Within a few days, on July 5, Gaeta arrived and headed to Steele’s office near Victoria station. Steele handed him a copy of the report. Gaeta, a seasoned FBI agent, started to read. He turned white. For a while, Gaeta said nothing. Then he remarked, “I have to report this to headquarters.”
The book documents that Nuland previously received Steele’s reports on the Ukrainian crisis and had been familiar with Steele’s general work.
An extensive New Yorker profile of Steele named another former official from Kerry’s State Department for alleged involvement in circulating the dossier. The magazine reported that Kerry’s chief of staff at the State Department, John Finer, obtained the contents of a two-page summary of the dossier and eventually decided to share the questionable document with Kerry.
Finer received the dossier summary from Jonathan M. Winer, the Obama State Department official who acknowledged regularly interfacing and exchanging information with Steele, according to the report. Winer previously conceded that he shared the dossier summary with Nuland.
After his name surfaced in news media reports related to probes by House Republicans into the dossier, Winer authored a Washington Post oped in which he conceded that while he was working at the State Department he exchanged documents and information with Steele.
Winer further acknowledged that while at the State Department, he shared anti-Trump material with Steele passed to him by longtime Clinton confidant Sidney Blumenthal, whom Winer described as an “old friend.” Winer wrote that the material from Blumenthal – which Winer in turn gave to Steele – originated with Cody Shearer, who is a controversial figure long tied to various Clinton scandals.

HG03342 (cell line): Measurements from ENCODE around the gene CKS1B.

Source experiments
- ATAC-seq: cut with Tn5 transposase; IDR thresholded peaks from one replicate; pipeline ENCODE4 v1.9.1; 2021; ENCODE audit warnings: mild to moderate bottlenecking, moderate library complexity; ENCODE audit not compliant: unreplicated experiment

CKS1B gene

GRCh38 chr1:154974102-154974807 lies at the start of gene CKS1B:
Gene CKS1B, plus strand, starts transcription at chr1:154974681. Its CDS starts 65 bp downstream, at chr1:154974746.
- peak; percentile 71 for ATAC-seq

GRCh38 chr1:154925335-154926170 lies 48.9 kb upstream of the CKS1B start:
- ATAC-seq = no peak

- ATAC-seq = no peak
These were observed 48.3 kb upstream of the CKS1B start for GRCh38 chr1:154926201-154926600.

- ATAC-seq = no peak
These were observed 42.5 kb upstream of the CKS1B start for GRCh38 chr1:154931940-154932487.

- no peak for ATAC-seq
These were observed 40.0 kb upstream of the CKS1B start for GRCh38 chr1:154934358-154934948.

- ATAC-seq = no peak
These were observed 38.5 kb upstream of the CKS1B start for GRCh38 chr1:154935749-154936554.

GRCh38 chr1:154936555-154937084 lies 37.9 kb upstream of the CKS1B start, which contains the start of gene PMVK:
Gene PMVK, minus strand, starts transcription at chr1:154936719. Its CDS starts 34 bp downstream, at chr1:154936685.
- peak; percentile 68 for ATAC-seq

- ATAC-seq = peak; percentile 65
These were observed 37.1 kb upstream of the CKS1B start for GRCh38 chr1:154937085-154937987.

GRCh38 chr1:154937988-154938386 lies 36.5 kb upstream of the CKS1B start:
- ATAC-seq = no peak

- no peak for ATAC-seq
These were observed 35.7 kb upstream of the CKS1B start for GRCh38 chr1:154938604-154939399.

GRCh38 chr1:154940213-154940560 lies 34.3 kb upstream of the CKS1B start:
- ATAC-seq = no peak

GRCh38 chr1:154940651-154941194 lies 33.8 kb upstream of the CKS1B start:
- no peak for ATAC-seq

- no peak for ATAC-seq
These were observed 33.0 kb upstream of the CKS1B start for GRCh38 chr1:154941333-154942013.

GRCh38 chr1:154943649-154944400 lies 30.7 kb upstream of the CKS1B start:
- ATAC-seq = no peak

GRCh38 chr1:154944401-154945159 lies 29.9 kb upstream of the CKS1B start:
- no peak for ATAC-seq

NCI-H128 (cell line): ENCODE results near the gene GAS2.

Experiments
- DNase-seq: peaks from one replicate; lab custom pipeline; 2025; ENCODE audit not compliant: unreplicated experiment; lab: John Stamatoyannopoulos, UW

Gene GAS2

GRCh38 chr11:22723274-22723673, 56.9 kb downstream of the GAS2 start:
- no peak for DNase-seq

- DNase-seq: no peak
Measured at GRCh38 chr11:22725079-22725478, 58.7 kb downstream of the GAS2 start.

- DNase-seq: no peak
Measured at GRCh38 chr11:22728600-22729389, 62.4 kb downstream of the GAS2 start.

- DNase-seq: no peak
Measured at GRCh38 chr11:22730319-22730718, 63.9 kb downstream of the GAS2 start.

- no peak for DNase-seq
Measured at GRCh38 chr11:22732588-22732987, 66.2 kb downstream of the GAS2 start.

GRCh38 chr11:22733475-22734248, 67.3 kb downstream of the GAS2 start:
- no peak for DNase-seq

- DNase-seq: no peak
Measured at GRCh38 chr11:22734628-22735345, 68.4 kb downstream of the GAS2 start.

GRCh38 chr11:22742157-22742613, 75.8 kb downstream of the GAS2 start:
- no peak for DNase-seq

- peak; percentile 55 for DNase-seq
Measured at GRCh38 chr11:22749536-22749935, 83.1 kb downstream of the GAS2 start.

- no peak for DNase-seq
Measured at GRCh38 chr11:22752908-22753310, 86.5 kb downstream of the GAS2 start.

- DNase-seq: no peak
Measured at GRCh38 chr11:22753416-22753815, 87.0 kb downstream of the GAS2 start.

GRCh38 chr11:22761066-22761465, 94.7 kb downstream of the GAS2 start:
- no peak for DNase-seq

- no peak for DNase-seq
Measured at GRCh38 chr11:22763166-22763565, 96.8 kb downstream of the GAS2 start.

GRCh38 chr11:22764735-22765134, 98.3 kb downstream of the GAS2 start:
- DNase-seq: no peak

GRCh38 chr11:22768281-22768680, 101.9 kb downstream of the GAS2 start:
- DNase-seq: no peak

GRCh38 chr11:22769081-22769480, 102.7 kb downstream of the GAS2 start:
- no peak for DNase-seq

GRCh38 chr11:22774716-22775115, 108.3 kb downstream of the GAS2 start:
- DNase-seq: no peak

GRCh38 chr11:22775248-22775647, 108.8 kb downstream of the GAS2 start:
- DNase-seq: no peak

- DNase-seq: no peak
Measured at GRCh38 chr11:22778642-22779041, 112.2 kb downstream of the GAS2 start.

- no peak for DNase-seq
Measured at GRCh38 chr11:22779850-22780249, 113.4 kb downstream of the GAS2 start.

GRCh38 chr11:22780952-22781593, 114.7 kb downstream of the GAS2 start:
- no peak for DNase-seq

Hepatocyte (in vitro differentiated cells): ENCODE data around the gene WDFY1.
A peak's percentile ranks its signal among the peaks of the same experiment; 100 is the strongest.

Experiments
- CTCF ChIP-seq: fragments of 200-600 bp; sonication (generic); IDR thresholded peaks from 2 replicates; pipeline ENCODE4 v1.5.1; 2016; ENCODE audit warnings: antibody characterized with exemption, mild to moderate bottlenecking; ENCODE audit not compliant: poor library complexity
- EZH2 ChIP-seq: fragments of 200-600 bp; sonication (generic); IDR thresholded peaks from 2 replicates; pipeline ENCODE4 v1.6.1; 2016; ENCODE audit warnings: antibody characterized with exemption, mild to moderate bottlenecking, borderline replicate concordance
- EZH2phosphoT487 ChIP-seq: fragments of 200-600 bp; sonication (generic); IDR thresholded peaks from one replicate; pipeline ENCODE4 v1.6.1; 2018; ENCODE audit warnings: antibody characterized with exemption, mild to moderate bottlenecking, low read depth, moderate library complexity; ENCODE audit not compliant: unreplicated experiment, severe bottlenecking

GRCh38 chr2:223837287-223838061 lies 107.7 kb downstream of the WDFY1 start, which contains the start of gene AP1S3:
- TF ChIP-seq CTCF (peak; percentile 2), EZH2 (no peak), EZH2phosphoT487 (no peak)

In testimony, Nuland made statements about a meeting at the State Department in October 2016 between State officials and Steele, but said that she didn’t participate.
At a June 2018 hearing, Sen. Richard Burr (R-NC) revealed contents of the State Department’s visitor logs while he was grilling Nuland.
At the hearing, Burr asked: “I know you talked extensively with our staff relative to Mr. Steele. Based upon our review of the visitor logs of the State Department, Mr. Steele visited the State Department briefing officials on the dossier in October of 2016. Did you have any role in that briefing?”
“I did not,” Nuland replied. “I actively chose not to be part of that briefing.”
“But were you aware of that briefing?” Burr asked.
“I was not aware of it until afterwards,” Nuland retorted.
Nuland did not explain how she can actively choose not to be part of Steele’s briefing, as she claimed, yet say she was unaware of the briefing until after it occurred. Nuland was not asked about the discrepancy during the public section of the testimony, which was reviewed in full by Breitbart News.
Nuland previously served as chief of staff to Deputy Secretary of State Strobe Talbott under Bill Clinton’s administration, and then served as deputy director for former Soviet Union affairs.
Nuland faced confirmation questions prior to her most recent appointment as assistant secretary of state over her reported role in revising controversial Obama administration talking points about the 2012 Benghazi terrorist attacks. Her reported changes sought to protect Hillary Clinton’s State Department from accusations that it failed to adequately secure the woefully unprotected U.S. Special Mission in Benghazi.
Aaron Klein is Breitbart’s Jerusalem bureau chief and senior investigative reporter. He is a New York Times bestselling author and hosts the popular weekend talk radio program, “Aaron Klein Investigative Radio.” Follow him on Twitter @AaronKleinShow.
Joshua Klein contributed research to this article. Follow him on Twitter @JoshuaKlein_